The same institutional scale that leads to saving money on services also gives family offices access to otherwise unavailable investment opportunities. Over 74 percent of respondents were attracted to multifamily offices by this fact. By pooling assets, the member families are afforded access to alternative investments, including real estate and customized structured products, for which the price of entry would typically shut out all but the wealthiest individuals.

Given that many of the multifamily arrangements involve actual families, it's unsurprising that almost 73 percent of the survey respondents liked the way multifamily arrangements provide for the education of future generations. The very wealthy typically are loath to hand over the combination to the vault before they know that the young ones have the ability to manage the wealth responsibly.

Two out of three multifamily offices cited defense as a key motivation. The very affluent are understandably nervous about solicitation and litigation, and the structure of a multifamily office offers some protection on these accounts. An office's executive director serves as a gatekeeper who ensures not just anyone gets in. He can also put in place defensive structures (such as private trust companies and partnership agreements) to preempt litigation and ensure client anonymity.

About one-third of respondents listed strategic philanthropy as a motivation for joining a multifamily office. This category, which is distinct from the financial aspects of charitable giving, focuses on how to define, implement and pass on charitable goals and values to other family members.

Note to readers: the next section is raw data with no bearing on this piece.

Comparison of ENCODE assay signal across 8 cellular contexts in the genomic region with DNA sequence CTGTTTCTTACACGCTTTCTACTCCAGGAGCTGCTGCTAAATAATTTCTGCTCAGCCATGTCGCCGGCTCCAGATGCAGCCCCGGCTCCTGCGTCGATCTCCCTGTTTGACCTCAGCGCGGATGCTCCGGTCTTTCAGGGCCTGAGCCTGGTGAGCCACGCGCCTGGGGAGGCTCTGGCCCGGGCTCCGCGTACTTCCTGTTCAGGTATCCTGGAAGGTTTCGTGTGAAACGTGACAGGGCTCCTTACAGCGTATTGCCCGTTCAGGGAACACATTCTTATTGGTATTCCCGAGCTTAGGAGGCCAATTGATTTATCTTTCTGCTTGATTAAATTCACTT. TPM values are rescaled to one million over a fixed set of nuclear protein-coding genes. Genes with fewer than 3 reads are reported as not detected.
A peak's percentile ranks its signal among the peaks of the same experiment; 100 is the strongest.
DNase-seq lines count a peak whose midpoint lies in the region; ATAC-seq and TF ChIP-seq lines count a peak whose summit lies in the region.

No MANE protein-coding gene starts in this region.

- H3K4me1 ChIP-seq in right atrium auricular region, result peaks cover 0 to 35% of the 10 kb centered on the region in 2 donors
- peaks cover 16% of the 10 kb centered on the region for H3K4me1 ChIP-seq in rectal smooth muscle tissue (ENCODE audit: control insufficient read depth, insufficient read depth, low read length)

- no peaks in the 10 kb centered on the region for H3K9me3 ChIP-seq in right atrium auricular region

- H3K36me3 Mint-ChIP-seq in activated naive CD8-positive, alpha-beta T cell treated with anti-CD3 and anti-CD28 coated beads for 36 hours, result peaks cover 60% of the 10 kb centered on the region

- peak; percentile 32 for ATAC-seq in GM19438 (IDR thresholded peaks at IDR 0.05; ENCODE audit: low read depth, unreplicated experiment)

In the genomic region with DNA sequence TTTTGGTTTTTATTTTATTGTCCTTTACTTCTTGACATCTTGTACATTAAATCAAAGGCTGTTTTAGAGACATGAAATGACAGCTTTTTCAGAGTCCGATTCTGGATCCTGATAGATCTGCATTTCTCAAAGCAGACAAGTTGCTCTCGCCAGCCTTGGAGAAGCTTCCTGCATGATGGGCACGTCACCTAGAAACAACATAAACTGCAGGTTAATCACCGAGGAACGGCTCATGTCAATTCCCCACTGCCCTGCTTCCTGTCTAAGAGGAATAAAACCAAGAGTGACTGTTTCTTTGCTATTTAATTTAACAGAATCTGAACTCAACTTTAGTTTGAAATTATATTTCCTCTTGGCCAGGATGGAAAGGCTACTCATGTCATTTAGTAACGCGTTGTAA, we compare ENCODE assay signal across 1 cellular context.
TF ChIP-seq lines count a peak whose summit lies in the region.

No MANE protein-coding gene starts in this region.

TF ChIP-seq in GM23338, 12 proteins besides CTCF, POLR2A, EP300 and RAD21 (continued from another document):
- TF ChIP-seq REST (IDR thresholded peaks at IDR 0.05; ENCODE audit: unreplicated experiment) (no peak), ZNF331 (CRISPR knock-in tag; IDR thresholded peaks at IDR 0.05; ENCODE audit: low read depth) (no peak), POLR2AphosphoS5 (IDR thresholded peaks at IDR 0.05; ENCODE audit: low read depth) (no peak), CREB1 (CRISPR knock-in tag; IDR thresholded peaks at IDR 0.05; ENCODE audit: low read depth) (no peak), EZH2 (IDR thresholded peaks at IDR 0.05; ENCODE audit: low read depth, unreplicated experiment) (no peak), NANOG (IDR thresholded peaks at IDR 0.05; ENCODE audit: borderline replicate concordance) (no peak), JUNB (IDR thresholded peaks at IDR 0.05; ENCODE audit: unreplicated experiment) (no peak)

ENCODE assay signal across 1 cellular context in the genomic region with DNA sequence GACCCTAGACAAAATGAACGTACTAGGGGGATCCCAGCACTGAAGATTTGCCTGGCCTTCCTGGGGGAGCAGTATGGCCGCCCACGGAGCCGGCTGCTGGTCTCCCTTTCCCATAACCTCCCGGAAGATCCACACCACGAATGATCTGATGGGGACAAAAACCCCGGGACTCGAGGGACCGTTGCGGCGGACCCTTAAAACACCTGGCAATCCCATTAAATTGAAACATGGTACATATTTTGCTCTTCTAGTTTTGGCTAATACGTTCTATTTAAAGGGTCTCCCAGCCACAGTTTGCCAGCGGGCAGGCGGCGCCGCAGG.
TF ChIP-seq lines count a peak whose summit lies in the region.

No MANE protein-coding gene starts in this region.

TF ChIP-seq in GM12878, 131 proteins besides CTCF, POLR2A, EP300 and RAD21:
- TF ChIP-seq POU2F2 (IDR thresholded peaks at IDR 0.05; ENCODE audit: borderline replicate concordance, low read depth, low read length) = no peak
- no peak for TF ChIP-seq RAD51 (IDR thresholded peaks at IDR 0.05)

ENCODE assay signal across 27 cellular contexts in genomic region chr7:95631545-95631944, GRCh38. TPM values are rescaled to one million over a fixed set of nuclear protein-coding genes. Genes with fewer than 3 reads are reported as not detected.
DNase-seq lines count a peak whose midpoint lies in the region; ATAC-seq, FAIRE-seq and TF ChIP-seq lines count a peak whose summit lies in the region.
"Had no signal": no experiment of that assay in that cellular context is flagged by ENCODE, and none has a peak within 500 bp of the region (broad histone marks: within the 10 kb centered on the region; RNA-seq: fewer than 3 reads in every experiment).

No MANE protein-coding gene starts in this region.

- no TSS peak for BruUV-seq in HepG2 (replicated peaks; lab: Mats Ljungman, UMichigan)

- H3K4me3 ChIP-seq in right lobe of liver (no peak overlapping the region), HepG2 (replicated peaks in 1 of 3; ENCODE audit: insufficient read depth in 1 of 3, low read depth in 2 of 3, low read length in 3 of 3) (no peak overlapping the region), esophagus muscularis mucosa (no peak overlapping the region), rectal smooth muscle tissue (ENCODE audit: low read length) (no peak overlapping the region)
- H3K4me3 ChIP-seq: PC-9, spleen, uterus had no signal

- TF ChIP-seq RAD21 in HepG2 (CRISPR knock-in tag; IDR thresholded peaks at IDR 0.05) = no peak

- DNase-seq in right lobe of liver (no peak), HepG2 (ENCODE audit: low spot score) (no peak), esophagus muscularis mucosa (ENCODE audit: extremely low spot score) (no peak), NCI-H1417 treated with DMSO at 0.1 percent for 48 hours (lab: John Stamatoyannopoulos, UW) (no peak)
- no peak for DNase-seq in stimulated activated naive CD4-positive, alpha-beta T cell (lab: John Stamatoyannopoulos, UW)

A relatively small percentage of multifamily offices are motivated by noninvestment tax efficiency, such as estate planning and income tax planning. Lastly, 24.4 percent are attracted by the opportunity to cheaply create proprietary investment vehicles, such as their own hedge, private equity or real estate funds.

Managing Upwards

For advisors working with multifamily offices, the way to structure their business is obvious: a wealth management business model (the consultative arrangement that encompasses investment management, brokerage and advanced planning) is almost five times as profitable than a straightforward investment management model.

Given this, it's a bit surprising that family offices with a wealth management model make up about one-third of the surveyed group. There are a lot of important factors contributing to these numbers, of course — wealth management is more expensive to run, for starters.

But it's important to note that the difference in profitability more than makes up for the outlay. Wealth managers make nearly $5,000 for every $1,000 made by their investment-oriented peers.

Writers' BIOS:
Russ Alan Prince
is president of Prince & Associates.

Hannah Shaw Grove is managing director at Merrill Lynch Investment Managers.

Organizing Factors

Client motivations for creating and maintaining a multifamily office.
Control 100%
Generate a profit 94.0
Achieve economies of scale 79.9
Access otherwise unavailable investment opportunities 74.4
Educate family members 72.6
Provide a defense for family members 65.0
Engage in strategic philanthropy 34.2
Create noninvestment tax efficiencies 31.6
Leverage proprietary investment vehicles 24.4
Source: Prince & Associates, 2004